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Williamsburg, Virginia

“Grandpa has a sore belly,” our daughter-in-law explained. Our granddaughter wouldn’t have understood pain from a gallbladder attack. But she surely could sympathize with belly pain.  So could lots of us.

The booming gluten-free industry is proof my husband’s not alone in digestive misery. People suffer from Celiac Disease and irritable bowel syndrome. Then there’s the ‘itis conditions’: colitis, diverticulitis, gastritis, pancreatitis, and more. A simple google search of ‘digestive illnesses’ yields a long list of miserable conditions. All of which can make your stomach feel like it’s been through a meat grinder.

Mom’s raising kids with mental illness (MI) know another type of stomach pain. The kind that results from worry and stress. Concern can cripple our digestive systems. Rendering us sick with belly pain. Leaving our stomach in knots.

What can ease that kind of twisted torment? Think about what parents to do ease the belly pain of a toddler. We softly stroke their tummy. Our heavenly Father can unknot our stomach when worry twists it like a strand of Christmas lights. Not only will His loving hand soothe our pain, but He’ll replace it with His perfect peace.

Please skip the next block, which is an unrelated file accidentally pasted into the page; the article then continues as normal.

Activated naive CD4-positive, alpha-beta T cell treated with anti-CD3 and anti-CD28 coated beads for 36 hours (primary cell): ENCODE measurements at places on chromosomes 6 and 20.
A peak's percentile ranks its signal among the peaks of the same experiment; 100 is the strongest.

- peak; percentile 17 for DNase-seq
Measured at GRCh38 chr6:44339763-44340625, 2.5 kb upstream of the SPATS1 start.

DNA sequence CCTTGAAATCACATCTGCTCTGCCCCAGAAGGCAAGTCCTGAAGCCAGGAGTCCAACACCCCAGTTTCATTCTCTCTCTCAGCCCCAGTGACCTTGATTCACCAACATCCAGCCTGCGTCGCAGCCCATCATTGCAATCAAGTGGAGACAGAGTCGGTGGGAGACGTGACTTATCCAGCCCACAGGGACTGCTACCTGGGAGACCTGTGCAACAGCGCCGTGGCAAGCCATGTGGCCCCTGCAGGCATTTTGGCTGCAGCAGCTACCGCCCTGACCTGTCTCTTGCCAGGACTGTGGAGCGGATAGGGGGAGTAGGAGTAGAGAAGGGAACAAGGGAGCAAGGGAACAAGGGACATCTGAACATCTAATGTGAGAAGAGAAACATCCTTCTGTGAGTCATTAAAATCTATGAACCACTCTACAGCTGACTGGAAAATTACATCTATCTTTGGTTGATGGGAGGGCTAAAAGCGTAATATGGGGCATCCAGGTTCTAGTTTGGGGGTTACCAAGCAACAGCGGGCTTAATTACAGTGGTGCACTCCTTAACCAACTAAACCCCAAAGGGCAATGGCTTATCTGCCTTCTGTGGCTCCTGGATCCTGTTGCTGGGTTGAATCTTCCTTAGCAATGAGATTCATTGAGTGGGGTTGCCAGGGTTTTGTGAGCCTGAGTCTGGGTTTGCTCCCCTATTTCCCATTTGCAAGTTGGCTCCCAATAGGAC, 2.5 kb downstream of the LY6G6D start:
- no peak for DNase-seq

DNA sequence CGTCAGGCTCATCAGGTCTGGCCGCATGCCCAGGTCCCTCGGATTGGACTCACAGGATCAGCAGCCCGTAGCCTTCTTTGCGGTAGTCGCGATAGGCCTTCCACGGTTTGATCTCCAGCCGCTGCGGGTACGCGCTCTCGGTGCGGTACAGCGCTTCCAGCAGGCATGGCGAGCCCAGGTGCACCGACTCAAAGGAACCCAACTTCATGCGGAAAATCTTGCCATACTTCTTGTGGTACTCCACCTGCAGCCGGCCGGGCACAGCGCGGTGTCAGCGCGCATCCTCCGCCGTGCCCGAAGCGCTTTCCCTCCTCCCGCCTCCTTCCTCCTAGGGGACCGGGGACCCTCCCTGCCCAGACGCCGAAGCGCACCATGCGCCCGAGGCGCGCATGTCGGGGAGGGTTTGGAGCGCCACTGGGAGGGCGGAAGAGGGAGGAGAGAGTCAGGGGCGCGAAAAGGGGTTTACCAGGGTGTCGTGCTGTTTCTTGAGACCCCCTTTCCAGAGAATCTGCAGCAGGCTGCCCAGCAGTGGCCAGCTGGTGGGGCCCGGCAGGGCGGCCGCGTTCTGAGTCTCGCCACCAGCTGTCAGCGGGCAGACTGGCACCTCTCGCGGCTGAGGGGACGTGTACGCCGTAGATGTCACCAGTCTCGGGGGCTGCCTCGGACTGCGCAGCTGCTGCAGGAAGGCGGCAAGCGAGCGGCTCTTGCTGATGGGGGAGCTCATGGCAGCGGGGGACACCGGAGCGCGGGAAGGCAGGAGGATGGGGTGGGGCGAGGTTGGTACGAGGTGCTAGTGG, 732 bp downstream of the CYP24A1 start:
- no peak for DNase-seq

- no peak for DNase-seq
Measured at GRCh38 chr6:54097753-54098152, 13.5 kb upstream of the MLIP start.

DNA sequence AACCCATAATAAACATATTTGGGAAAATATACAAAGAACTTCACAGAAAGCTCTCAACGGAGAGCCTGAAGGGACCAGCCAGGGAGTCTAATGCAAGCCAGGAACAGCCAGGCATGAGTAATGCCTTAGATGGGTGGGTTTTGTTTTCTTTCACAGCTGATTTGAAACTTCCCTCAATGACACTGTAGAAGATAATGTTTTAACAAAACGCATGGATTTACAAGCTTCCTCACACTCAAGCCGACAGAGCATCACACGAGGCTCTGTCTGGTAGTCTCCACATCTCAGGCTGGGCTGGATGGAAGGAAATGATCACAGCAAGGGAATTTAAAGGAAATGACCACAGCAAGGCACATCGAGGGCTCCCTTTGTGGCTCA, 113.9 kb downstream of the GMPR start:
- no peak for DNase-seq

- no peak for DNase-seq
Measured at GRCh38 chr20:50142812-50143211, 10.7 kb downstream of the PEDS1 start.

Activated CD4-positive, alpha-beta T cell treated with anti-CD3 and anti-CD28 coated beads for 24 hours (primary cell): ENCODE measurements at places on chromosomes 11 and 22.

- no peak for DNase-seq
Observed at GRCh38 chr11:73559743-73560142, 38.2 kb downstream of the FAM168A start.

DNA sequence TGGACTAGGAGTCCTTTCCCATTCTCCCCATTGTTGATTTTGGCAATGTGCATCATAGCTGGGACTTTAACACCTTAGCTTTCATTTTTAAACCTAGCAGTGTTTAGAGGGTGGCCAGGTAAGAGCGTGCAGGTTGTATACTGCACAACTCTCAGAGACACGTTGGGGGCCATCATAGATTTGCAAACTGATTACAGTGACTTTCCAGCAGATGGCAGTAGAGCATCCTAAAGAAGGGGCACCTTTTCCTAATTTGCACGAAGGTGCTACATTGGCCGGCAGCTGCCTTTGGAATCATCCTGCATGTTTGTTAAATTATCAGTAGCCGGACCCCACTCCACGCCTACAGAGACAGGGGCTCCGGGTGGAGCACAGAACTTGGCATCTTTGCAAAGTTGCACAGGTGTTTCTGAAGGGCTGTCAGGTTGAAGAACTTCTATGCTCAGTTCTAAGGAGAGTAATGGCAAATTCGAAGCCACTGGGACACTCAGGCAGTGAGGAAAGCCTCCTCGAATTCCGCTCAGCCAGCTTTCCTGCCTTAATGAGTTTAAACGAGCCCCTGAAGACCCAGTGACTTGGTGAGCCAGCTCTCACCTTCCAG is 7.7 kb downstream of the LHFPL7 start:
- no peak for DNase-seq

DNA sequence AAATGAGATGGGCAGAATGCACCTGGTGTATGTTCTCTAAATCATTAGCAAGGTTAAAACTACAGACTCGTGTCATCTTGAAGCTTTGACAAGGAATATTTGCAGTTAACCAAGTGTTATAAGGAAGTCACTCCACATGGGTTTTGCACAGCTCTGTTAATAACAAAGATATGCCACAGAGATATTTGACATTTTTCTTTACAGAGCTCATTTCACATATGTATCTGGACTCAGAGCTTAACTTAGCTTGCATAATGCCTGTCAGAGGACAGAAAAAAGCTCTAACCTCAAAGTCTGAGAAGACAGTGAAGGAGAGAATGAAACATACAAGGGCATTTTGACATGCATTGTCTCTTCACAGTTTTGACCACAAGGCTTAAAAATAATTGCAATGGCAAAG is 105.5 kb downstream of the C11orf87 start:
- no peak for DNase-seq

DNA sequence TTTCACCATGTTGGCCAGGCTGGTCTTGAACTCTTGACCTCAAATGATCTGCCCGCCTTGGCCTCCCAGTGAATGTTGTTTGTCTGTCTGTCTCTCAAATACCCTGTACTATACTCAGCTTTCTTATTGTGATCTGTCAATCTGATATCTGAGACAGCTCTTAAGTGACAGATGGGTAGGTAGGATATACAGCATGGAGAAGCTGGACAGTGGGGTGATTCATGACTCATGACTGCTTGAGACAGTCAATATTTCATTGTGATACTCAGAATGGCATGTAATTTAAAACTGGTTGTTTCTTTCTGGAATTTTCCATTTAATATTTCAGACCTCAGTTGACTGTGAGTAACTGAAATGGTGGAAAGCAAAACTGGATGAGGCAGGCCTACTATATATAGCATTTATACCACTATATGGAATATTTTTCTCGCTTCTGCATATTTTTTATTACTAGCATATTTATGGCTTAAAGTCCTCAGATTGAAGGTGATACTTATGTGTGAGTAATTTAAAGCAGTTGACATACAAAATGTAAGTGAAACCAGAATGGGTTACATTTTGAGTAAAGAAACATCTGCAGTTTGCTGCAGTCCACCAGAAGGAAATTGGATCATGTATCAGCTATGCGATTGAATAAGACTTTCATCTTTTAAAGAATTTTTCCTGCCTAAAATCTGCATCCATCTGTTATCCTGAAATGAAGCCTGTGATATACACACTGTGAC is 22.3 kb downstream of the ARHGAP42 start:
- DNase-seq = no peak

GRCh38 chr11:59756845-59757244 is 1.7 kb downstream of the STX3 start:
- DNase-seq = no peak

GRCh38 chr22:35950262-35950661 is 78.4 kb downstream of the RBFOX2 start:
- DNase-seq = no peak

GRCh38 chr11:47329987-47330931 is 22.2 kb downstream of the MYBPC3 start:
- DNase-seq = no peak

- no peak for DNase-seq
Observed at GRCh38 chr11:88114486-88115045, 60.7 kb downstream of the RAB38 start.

If MI has left you in knots, join me in using Psalm 90:15-16 as your prayer:

“Give us gladness in proportion to our former misery! Replace the evil years with good. Let us, your servants, see you work again; let our children see your glory” (NLT)

Stop and reflect on the phrase, “gladness in proportion to our former misery.” We serve a God who promised to, “turn their mourning into gladness,” and to, “give them comfort and joy instead of sorrow” (Jeremiah 31:13).

He will restore your joy. Because He loves you that much.

 

Getting Away: Guilt or Gratitude?

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Twin Oxen, Williamsburg, VA

“We won’t be able to go on our vacation,” a friend told me. Her son had just been admitted to a psychiatric unit again. “I don’t think it would be right for all of us to take a trip while he is in the hospital,” she explained.

“Now would be the perfect time for you to get away,” I assured her. “He’s being well taken care of and will be safe while you’re gone. You need to enjoy some rest and relaxation with your other family members.”

It’s only natural for a mother to stay close to a sick child. You don’t have to tell us. When it comes to having a child with mental illness (MI), tending to a sick child is endless. Months and years pass without any breaks. There’s never a good time to get away.